All of the above points to the lucrativeness of a non-sovereign store of value cryptoasset for an investor. However, the question remains: Among the current selection of cryptoassets, which one is best positioned to take up this position? It seems to us that the most likely answer based on the current state of knowledge and information is bitcoin (BTC). From the very beginning it has set out to become money of uncompromised store of value functionality. Although many would consider bitcoin a technological breakthrough - and it certainly is - the cryptoasset’s main essence is rooted in its monetary characteristics. In all of cryptoland bitcoin is the desired reserve asset, is used as a medium of exchange most often and has the most convincing supply cap corroborating its function as a store of value. It has the most advanced decentralized (to the point of dysfunctional) governance. Its hashing power tops that of any other cryptoasset by far. No other social contract layer of any other cryptocommunity revolves around being a monetary phenomenon so strongly. It has been around the longest and has never really been hacked for that matter. No other cryptoasset is ontologically better suited to be a non-sovereign store of value because no other cryptoasset has a more mysterious (to the point of being mystical) origin and cleaner genesis story. And no other cryptoasset may so relentlessly focus on this one use case of becoming a store of value (probably the simplest of all cryptoasset use cases), and bitcoin has been and continues to acquit that functionality immaculately.
This goes to show: Our investment focus is wholeheartedly on bitcoin and its wider ecosystem. What about other cryptoassets? Investing in a smart contract platform of any sort (like Ethereum) can be a positive-sum game and an investor might reap an upside. But compared to bitcoin, which strives to be a non-sovereign store of value asset, where velocity will be naturally low (a valid assumption, since it is being relentlessly “hodled” by many) holding a smart contract platform token (like ether) one will most definitely lose out and not nearly capture as much value in the long run.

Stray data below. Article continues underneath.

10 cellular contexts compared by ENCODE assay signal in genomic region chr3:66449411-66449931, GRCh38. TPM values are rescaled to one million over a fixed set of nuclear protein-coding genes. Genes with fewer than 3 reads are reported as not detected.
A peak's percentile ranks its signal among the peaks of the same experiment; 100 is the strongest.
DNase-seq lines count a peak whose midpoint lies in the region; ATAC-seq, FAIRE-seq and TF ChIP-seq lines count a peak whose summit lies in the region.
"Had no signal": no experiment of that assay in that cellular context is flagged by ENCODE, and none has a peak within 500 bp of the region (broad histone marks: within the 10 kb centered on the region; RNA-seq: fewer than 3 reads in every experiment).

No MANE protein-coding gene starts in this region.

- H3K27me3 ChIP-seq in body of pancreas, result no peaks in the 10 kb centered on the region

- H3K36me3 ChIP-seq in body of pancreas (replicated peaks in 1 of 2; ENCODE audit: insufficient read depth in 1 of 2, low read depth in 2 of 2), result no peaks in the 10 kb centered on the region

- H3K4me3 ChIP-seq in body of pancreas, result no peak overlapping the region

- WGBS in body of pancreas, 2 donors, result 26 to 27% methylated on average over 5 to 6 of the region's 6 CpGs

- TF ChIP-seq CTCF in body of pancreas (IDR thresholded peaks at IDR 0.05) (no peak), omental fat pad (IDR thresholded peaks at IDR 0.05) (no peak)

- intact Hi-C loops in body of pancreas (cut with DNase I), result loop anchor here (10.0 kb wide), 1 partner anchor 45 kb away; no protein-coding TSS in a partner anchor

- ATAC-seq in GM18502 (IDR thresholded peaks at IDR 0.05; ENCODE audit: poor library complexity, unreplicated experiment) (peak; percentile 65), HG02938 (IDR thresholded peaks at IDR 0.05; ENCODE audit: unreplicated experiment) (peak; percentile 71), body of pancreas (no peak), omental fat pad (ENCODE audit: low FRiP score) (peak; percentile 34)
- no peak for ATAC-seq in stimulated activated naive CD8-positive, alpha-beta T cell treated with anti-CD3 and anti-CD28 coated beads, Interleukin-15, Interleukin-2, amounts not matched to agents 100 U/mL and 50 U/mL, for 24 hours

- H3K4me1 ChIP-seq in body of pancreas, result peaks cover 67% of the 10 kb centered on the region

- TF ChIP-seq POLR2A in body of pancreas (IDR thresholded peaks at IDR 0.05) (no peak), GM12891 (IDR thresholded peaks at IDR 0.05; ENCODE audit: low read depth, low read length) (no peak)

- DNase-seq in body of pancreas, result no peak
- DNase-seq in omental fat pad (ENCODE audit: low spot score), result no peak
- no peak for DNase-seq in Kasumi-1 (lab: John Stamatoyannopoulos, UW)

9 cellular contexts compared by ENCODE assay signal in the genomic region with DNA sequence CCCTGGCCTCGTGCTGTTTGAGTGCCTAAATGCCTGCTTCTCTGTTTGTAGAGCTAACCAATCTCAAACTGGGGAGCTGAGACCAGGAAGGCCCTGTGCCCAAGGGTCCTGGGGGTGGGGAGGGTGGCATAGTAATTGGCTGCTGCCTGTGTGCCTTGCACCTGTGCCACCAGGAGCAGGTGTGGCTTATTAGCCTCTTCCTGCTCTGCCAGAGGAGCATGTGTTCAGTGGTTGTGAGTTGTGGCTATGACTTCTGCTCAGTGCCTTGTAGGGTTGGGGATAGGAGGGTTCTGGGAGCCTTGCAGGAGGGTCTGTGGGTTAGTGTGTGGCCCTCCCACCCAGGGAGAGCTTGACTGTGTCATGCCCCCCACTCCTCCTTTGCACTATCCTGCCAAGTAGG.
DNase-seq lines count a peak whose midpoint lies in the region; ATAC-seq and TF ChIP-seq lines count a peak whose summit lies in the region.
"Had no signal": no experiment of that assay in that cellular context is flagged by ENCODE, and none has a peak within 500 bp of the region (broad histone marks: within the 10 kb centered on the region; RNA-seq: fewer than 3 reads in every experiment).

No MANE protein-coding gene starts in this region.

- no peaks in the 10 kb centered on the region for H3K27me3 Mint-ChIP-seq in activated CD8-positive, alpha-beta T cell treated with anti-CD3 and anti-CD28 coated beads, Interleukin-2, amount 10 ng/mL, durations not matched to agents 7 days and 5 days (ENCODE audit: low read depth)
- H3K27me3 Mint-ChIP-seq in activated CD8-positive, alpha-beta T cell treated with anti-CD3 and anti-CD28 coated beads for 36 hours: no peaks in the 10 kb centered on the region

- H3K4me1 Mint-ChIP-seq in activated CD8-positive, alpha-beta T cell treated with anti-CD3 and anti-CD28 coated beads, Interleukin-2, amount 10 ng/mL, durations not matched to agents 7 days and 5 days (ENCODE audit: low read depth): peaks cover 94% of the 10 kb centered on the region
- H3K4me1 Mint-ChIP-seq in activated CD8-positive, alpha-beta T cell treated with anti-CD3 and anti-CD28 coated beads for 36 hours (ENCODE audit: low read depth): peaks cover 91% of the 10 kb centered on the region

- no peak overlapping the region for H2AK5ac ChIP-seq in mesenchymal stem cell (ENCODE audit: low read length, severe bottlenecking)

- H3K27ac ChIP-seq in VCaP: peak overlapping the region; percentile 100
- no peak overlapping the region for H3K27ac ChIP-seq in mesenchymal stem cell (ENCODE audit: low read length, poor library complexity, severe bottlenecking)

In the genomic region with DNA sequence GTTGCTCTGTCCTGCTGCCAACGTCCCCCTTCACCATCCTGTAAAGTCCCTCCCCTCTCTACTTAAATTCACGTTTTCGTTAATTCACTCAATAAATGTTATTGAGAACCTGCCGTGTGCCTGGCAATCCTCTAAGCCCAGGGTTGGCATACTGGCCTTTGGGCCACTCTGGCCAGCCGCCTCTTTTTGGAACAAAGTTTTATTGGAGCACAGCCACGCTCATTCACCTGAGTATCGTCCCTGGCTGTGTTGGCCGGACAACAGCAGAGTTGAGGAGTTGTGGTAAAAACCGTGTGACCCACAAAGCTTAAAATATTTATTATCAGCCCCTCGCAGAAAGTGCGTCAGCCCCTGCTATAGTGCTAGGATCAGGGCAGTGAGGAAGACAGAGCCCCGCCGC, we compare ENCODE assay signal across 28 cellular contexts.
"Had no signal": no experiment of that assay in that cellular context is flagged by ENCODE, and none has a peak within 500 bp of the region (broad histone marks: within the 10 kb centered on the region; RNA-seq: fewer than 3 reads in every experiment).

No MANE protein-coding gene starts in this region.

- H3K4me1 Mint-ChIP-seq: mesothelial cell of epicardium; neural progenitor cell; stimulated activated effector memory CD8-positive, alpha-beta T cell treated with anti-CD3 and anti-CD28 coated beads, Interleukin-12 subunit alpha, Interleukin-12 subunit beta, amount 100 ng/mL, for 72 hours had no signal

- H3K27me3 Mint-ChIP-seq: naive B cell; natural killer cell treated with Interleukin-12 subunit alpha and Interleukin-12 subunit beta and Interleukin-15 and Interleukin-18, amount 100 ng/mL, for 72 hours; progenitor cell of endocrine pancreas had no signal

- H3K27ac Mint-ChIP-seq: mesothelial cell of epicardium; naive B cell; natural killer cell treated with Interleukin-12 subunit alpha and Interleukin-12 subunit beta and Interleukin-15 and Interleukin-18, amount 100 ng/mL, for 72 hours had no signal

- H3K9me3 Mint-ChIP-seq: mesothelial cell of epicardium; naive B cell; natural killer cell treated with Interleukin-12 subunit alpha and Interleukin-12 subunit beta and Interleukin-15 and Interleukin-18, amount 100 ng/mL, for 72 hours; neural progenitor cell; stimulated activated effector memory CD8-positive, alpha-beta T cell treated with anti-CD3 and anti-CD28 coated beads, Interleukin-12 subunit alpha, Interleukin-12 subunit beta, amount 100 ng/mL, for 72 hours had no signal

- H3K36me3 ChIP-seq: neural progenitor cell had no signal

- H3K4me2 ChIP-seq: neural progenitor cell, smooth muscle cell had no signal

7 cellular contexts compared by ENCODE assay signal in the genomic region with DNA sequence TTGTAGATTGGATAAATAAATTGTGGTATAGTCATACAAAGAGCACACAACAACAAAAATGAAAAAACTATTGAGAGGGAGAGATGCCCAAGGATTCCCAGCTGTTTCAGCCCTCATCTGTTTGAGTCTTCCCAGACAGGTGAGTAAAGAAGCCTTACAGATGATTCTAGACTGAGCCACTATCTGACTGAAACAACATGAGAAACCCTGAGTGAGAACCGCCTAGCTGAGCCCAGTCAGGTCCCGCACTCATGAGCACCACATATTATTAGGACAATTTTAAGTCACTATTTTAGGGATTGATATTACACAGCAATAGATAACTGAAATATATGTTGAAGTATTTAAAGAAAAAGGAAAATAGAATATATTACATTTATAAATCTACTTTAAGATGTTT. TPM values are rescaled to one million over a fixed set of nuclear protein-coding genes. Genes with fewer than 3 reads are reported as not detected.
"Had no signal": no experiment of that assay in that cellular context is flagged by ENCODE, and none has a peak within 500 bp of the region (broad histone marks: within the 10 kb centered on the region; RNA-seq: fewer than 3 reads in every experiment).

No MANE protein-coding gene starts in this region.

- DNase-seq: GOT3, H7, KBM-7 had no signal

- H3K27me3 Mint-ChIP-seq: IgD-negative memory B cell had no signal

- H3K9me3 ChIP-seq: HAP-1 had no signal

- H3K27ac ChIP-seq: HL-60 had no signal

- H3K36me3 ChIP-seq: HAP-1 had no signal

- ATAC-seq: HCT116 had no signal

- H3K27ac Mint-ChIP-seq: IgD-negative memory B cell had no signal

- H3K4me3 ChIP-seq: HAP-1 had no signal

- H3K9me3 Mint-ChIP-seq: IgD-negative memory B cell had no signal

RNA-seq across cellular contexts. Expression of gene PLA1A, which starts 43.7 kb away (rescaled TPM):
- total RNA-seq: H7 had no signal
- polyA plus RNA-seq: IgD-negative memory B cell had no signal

On top of that it is even still possible, that similar smart contract functionality is going to be possible on bitcoin at some point, just higher up the technology stack (consider Bitcoin not as a mere cryptoasset but as an entirely new financial system). If that were indeed the case, there seems to be no logical reason why all the various smart contract services should not be developed on top of the most secure and non-sovereign store of value cryptoasset. By all means: It is quite possible that other cryptoassets will exist alongside bitcoin in the long run. Especially smart contract platforms could boast a greater adoption in everyday life - at least by the look of it. However successful usage of the platform does not necessarily translate into high value accrual for investors. As uncompromising investors, value accrual is what counts in the end, which is why bitcoin is the most interesting asset at the moment.
One last question remains: What could possibly go wrong in all of this and lead to the dethroning of bitcoin? The most imminent threat: Bitcoin beating itself. More precisely: Bitcoin’s immaculate design could be too good to be working in reality. What do we mean by that?
Bitcoin seems to be the perfect hoarding technology and “hodling” (hoarding bitcoin) is using bitcoin. But this perfectness could be the catch in the end. If bitcoin‘s ultimate usefulness is really just hoarding, absolute hoarding every bitcoin could infringe Bitcoin‘s network security. For Bitcoin to keep on existing, it needs to be powered by miners indefinitely. With block rewards decreasing (disinflationary money supply), miners do this as long as incentives in the form of sufficient network transacting lead them to.
It is perfectly reasonable that the Bitcoin network will serve a powerful purpose in the future, like timestamping for example, that will lead to vibrantly enough transaction value. But it is also possible that a network that seems to disproportionately favor hoarder over spenders (a hoarder that hoards bitcoin for one year does nothing to uphold network security and piggybacks on other people’s usage of the network), will just not be sustainable in the long run. Maybe reality is not so easy after all and demands some sort of light inflation for money to persist in this world. We simply do not know at this point. As investors we cannot categorically rule out such a scenario, which is why we need to stay vigilant. Ultimately, we do not want to be driven by ideology (a very lofty goal indeed) but the unbiased search for truth - this we owe to our clients and investors.